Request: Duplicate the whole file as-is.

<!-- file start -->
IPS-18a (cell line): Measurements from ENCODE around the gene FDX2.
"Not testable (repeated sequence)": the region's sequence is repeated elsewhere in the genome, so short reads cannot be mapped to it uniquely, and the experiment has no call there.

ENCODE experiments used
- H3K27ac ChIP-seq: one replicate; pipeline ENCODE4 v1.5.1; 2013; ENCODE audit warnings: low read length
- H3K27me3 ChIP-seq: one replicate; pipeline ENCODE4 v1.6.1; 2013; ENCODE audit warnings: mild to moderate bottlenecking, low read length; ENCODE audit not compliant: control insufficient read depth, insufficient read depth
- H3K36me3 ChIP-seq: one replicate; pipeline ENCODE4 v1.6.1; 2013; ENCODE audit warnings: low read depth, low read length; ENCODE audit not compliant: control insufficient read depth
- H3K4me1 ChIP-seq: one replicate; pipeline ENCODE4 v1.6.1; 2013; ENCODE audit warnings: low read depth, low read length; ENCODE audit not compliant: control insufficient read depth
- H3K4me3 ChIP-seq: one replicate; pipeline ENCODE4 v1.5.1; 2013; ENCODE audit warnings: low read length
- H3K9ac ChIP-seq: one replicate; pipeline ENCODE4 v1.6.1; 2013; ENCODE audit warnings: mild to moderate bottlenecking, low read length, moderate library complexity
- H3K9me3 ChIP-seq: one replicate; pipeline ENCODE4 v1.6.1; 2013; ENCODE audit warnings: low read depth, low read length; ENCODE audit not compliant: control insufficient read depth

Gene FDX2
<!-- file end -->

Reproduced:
IPS-18a (cell line): Measurements from ENCODE around the gene FDX2.
"Not testable (repeated sequence)": the region's sequence is repeated elsewhere in the genome, so short reads cannot be mapped to it uniquely, and the experiment has no call there.

ENCODE experiments used
- H3K27ac ChIP-seq: one replicate; pipeline ENCODE4 v1.5.1; 2013; ENCODE audit warnings: low read length
- H3K27me3 ChIP-seq: one replicate; pipeline ENCODE4 v1.6.1; 2013; ENCODE audit warnings: mild to moderate bottlenecking, low read length; ENCODE audit not compliant: control insufficient read depth, insufficient read depth
- H3K36me3 ChIP-seq: one replicate; pipeline ENCODE4 v1.6.1; 2013; ENCODE audit warnings: low read depth, low read length; ENCODE audit not compliant: control insufficient read depth
- H3K4me1 ChIP-seq: one replicate; pipeline ENCODE4 v1.6.1; 2013; ENCODE audit warnings: low read depth, low read length; ENCODE audit not compliant: control insufficient read depth
- H3K4me3 ChIP-seq: one replicate; pipeline ENCODE4 v1.5.1; 2013; ENCODE audit warnings: low read length
- H3K9ac ChIP-seq: one replicate; pipeline ENCODE4 v1.6.1; 2013; ENCODE audit warnings: mild to moderate bottlenecking, low read length, moderate library complexity
- H3K9me3 ChIP-seq: one replicate; pipeline ENCODE4 v1.6.1; 2013; ENCODE audit warnings: low read depth, low read length; ENCODE audit not compliant: control insufficient read depth

Gene FDX2